Pet Insurance Blog – Pets Best Insurance
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Why you need cat insurance

Posted on: June 6th, 2011 by

A woman holds a cat that is protected by pet insurance.
Pet insurance is a relatively new idea considering how long veterinary services have been around. Although more people are now buying pet health insurance policies for their pets, it’s still a fairly small percentage of pet owners. An even smaller percentage of people purchase cat insurance.

The Myth that Cats are Self-Sufficient
Unlike dogs, cats are often seen as being much more self-sufficient—they don’t need to be walked, they groom themselves, and they’re “independent.” People also believe that cats are less likely to get into things that might be harmful. There is a perception that cats are such finicky eaters, for instance, that they would never eat something they shouldn’t.

Dangerous Situations for Indoor Cats
But think about it, cats often ingest parts of cat toys, especially string or metal parts, that can be very dangerous to their digestive systems. They will also eat foods that are toxic, like chocolate, if it’s appealing to them. And most cat owners have seen their pet chew on house plants, some of which can also be poisonous. These are just some of the reasons that cat owners should consider purchasing cat insurance for their pets.

Outdoor Cats
Despite statistics telling owners that cats with access to the outdoors have higher injury and death rates, many cats are still let out. This can result in vehicle accidents, fights, injuries from other animals and opportunities for your cat to eat things that are harmful. The subsequent injuries or traumas often need very costly vet interventions, like complicated surgeries.

It’s crucial for you as a responsible pet owner to consider purchasing pet insurance for cats. Despite your best intentions, there may still come a time when having a good cat insurance policy will give you peace of mind.

New dog? Time to research dog insurance

Posted on: June 6th, 2011 by

A vet holds a new puppy with dog insurance

When I first picked up my beloved white German Shepherd puppy, Maddie, the only thoughts in my mind were the long walks we were going to go on, the adorable new collar I had just bought her, and how cozy it would be to have something so furry and adorable curled up with me on the couch. To be honest, pet insurance wasn’t something that initially crossed my mind. But I felt I was a responsible pet owner because I scheduled her vet visit the first week she was home, and I bought high-quality puppy food to get her started.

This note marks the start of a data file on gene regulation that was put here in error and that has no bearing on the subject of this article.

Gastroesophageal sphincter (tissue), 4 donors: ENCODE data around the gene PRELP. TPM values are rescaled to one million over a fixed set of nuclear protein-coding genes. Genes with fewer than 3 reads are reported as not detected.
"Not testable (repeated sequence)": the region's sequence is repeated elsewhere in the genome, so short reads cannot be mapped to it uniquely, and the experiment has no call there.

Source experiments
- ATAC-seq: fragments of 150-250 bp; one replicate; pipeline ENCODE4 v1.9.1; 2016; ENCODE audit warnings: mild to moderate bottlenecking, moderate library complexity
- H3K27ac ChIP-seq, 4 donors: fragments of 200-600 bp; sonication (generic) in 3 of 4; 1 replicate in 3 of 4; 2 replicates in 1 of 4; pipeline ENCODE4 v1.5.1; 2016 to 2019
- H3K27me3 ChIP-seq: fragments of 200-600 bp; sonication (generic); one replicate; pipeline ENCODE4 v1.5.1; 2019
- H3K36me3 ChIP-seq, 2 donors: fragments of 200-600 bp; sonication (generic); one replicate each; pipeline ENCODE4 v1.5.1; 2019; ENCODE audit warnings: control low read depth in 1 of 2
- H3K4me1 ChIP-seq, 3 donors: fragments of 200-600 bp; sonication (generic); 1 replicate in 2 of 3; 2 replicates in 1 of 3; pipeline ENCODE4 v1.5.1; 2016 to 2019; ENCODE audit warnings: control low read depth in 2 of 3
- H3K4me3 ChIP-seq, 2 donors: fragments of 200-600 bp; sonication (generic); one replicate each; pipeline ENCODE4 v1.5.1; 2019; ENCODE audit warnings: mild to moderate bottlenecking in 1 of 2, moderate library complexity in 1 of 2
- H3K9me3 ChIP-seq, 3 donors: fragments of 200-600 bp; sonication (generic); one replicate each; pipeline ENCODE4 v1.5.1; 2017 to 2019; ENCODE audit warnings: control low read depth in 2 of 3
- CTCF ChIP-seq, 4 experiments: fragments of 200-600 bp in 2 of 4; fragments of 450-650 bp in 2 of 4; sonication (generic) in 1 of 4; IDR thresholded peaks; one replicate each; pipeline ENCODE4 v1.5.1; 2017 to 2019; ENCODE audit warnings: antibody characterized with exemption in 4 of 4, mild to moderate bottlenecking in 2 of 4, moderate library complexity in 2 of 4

I think many of us first-time dog owners get caught up in the fun and newness of owning a pet, and overlook many of the bad things that can happen. Though older dogs may in fact have more health problems, accidents can happen at all ages—and they do. Dog insurance was the last thing on my mind when that adorable little fur ball explored every corner of my apartment. I had heard the term, but assumed that everything would be okay without any real thought, until I took my first trip to the vet.

Just the routine services provided by veterinarians can be incredible. I consistently overlooked the costs when deciding to get a dog, but once I did I was stuck. I certainly wasn’t going to let that fuzzy little ball of love out of my life once there. Thankfully, Maddie had no costly pet health issues in her puppy years before I finally got her pet insurance. Had something terrible happened, I would have been hard up to find the money to pay the medical costs for my little girl.

Understanding the incredible costs of veterinary care is absolutely vital when providing for your pet adequately. Dog insurance is just one way to make those costs manageable, particularly when your pet is having an emergency. Thankfully I didn’t find that out the hard way, but I hope you can learn from my experiences.

Boundary Training: No fence, no problem

Posted on: June 2nd, 2011 by

A dog with pet insurance knows his boundaries.

By: Judy Luther
Certified Professional Dog Trainer
For Pets Best Insurance

I make no secret of the fact that I am not a fan of electric fences. But many communities and subdivisions do not allow “visible” fences. So while there are many things you can do to protect pet health and safety, like signing them up for pet insurance, what is a dog owner to do if they can’t have a fence?

Boundary training is a great way to keep your dog in its yard without the use of electric fencing or even an actual fence. I also use boundary training to teach dogs to stay out of areas where they should not go, like flower beds and swimming pools. Many pet health insurance companies report injuries or illnesses stemming from dogs getting into areas or things they should stay away from. Boundary training can help keep your dog safe and healthy.

Training your dog to stay inside a boundary is quite simple. To get started you will need to purchase marker flags from your local hardware store. These are generally found in the garden section. You will also need high value treats for your dog. I like to use grilled chicken, roast beef, or cheese cut into very small pieces. Look for a treat your dog will go crazy over, and only use this special treat for boundary training. I prefer to use a clicker as a marker for training this behavior. The clicker is a reward marker communicating to your dog that she did the right thing and will get a reward.

You will start inside your house with your dog. Show your dog the flag, when she touches it with her nose click the clicker and give her a treat. This will teach her that touching the flag is what gets her the reward or treat. Next, place the flag a few feet away from you. Have your dog touch the flag; when she does this again you will click. She should then return to you to get her treat. Move the flag further way and practice having your dog go to the flag, click and give her a treat when she returns to you. By doing this, you will be conditioning your dog to move away from the flag.

Before moving the training outside, I like to work with my dogs for about a week to make sure they understand they are to move away from the flags. Remember to always use a clicker and a treat to reinforce this.

Once your dog understands they get rewarded for moving away from the flags, it is time to take the training outside. Place flags along your boundary line every 8-10 feet.